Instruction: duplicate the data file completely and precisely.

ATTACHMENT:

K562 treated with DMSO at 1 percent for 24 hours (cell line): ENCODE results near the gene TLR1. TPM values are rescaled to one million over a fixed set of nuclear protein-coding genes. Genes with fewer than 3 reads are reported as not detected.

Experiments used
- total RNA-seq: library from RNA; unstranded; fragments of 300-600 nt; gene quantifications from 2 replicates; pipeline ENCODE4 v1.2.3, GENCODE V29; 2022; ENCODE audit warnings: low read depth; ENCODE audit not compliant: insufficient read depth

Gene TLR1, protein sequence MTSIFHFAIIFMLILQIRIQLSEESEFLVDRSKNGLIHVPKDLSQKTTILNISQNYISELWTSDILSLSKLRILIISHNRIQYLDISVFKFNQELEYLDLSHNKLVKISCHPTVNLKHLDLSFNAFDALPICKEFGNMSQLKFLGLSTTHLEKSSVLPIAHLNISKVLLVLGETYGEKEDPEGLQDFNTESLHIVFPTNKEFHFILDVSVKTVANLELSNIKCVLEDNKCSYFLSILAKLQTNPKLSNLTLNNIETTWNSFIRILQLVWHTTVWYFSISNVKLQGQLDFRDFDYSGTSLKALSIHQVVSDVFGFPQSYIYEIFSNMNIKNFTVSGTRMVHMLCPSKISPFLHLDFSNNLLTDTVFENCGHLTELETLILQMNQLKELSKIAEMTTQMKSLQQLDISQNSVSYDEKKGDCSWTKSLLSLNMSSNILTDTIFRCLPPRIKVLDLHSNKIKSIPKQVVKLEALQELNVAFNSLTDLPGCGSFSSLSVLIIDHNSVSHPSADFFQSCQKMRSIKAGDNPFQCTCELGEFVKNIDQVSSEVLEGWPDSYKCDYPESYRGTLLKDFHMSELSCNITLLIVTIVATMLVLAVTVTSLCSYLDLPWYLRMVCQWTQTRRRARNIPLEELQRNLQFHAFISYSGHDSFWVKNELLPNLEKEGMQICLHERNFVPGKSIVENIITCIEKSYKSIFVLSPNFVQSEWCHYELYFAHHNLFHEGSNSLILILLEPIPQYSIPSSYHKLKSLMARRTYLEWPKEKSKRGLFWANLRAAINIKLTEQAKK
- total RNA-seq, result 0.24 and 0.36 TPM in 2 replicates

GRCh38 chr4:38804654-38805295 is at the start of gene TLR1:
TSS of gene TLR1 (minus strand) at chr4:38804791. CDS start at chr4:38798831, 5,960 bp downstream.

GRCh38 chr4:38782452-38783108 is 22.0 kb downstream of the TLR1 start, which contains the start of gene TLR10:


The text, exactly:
K562 treated with DMSO at 1 percent for 24 hours (cell line): ENCODE results near the gene TLR1. TPM values are rescaled to one million over a fixed set of nuclear protein-coding genes. Genes with fewer than 3 reads are reported as not detected.

Experiments used
- total RNA-seq: library from RNA; unstranded; fragments of 300-600 nt; gene quantifications from 2 replicates; pipeline ENCODE4 v1.2.3, GENCODE V29; 2022; ENCODE audit warnings: low read depth; ENCODE audit not compliant: insufficient read depth

Gene TLR1, protein sequence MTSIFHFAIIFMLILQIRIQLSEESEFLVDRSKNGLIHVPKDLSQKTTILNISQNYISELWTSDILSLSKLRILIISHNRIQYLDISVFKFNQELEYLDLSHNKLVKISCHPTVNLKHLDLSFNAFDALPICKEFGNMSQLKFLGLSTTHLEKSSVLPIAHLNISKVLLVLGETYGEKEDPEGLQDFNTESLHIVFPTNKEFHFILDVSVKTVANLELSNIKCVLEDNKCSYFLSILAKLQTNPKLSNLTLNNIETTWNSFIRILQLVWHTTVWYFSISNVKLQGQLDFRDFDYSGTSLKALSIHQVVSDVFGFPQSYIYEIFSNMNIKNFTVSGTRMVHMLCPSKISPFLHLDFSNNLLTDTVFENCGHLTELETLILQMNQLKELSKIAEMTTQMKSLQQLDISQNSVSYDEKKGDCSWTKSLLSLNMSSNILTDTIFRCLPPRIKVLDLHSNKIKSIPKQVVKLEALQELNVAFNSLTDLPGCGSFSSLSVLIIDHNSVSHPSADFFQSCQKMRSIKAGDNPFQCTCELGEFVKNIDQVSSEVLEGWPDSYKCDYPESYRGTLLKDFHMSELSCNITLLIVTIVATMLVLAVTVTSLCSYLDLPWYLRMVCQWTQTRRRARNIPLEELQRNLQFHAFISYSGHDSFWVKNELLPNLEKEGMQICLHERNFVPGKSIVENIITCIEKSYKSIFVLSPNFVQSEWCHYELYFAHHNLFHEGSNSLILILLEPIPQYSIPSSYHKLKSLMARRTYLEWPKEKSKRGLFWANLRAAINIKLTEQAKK
- total RNA-seq, result 0.24 and 0.36 TPM in 2 replicates

GRCh38 chr4:38804654-38805295 is at the start of gene TLR1:
TSS of gene TLR1 (minus strand) at chr4:38804791. CDS start at chr4:38798831, 5,960 bp downstream.

GRCh38 chr4:38782452-38783108 is 22.0 kb downstream of the TLR1 start, which contains the start of gene TLR10: